Americans remain divided on issues of race and discrimination, as revealed by newly released data from the Pew Research Center. In a recent survey, 53% of Americans believe that people not recognizing discrimination when it exists is a bigger problem, while 45% think that people seeing discrimination where it doesn’t exist is the bigger issue.
These divisions are particularly prominent among religious groups. White Christians, including white Evangelicals (72%), white Catholics (60%), and white Mainline Protestants (54%), are more likely to consider claims of non-existent racial discrimination the bigger problem. In contrast, Black Protestants (88%), non-Christian religious Americans (69%), unaffiliated Americans (64%), and Hispanic Catholics (60%) are more inclined to believe that people not recognizing racism when it exists is the greater concern.
These divides over issues of race have intensified within American Christian communities, reflecting broader societal debates over systemic racism. Political factors play a significant role in shaping these attitudes, with Republicans (74%) more likely to view the perception of non-existent racism as the primary issue, while Democrats (80%) prioritize people not recognizing existing racism.
The study suggests that these divisions are unlikely to disappear, as politics and personal beliefs strongly influence attitudes about race. Some experts argue that addressing these divisions requires a spiritual approach, emphasizing the need for genuine dialogue and reconciliation across political and religious lines. Multi-ethnic churches that promote racial reconciliation through diverse leadership and open discussions are seen as a positive step in addressing these issues, although challenges persist in fostering understanding and unity.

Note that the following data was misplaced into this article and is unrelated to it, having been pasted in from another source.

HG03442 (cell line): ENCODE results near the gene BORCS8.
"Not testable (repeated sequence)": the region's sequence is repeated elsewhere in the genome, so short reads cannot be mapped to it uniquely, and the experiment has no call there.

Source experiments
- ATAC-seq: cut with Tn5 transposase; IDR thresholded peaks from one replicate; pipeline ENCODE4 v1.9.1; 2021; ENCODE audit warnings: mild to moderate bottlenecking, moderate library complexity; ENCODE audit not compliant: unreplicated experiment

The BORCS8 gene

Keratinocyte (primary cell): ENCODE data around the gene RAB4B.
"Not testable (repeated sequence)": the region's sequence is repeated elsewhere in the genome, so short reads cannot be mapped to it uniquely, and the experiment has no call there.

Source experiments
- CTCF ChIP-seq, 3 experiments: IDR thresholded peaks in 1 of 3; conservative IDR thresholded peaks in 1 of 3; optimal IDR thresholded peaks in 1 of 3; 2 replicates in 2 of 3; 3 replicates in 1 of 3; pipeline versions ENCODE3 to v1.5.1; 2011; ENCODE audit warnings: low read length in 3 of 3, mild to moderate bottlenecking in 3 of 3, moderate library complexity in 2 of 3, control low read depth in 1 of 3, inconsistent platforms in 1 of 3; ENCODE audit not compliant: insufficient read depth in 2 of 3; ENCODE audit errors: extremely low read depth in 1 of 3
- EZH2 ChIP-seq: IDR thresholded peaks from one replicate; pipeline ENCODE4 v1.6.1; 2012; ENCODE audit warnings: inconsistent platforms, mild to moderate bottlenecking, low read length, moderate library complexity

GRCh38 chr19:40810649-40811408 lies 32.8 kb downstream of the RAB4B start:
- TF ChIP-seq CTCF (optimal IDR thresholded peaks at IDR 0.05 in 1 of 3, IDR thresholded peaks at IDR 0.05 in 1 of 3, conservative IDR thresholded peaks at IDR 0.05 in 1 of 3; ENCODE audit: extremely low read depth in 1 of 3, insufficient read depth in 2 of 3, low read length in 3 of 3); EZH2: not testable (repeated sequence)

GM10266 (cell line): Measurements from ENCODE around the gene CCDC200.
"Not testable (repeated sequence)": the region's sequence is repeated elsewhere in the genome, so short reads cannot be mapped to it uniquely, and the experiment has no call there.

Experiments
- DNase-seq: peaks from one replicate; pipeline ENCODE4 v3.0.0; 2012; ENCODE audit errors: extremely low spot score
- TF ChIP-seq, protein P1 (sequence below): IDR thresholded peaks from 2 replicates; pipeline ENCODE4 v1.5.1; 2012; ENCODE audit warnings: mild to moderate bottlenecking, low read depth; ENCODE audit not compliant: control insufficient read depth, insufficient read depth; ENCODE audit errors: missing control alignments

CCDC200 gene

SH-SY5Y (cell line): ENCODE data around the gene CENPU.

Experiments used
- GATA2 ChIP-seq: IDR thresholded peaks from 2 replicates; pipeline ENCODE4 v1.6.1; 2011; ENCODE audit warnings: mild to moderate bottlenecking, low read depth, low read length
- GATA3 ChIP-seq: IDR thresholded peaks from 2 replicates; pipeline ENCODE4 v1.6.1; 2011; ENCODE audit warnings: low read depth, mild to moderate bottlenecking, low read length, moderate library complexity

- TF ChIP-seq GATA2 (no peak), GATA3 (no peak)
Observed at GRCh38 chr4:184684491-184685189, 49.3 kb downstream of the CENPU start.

The Roys Report adds:
George Yancey, a professor of sociology at Baylor University, said that other surveys have shown similar divides when it comes to matters of race and discrimination, adding that attitudes changed little even after the protests that were sparked by the death of George Floyd.
Yancey said that churches have done little to resist the influence of politics among their members. “We have taken our overall polarization and we place it into the racial debate,” he said. Politics, rather than their religious beliefs, shape attitudes about race.
He believes similar approaches happen among more progressive religious people, and as a result there’s little listening going on when people talk about matters of race. “I don’t think Christians are the source of polarization,” said Yancey. “But I do think we have not fought against it. We have accepted in and put it into our ministries rather than trying to show concern and care for people who disagree with us.”
Sociologist Michael O. Emerson, who studies religion and public policy at Rice University and co-wrote “Divided by Faith,” an influential 2000 survey of religion and race in America, suspects the trouble is more than politics. In a new book, “The Religion of Whiteness,” due out in the spring, Emerson said he and his co-author argue that the idea of being colorblind — disregarding race as having any impact on life — has become theological.
“It’s not just a ruse for politics,” he said. “It is theological. It is a transcendent reality.”
Emerson said that the religion of whiteness — a distinctly American faith, he said — has a number of symbols, including a white Jesus, the cross, the American flag and firearms. “The only way to address this is a spiritual battle,” he said. “You can’t just use politics to change it.”
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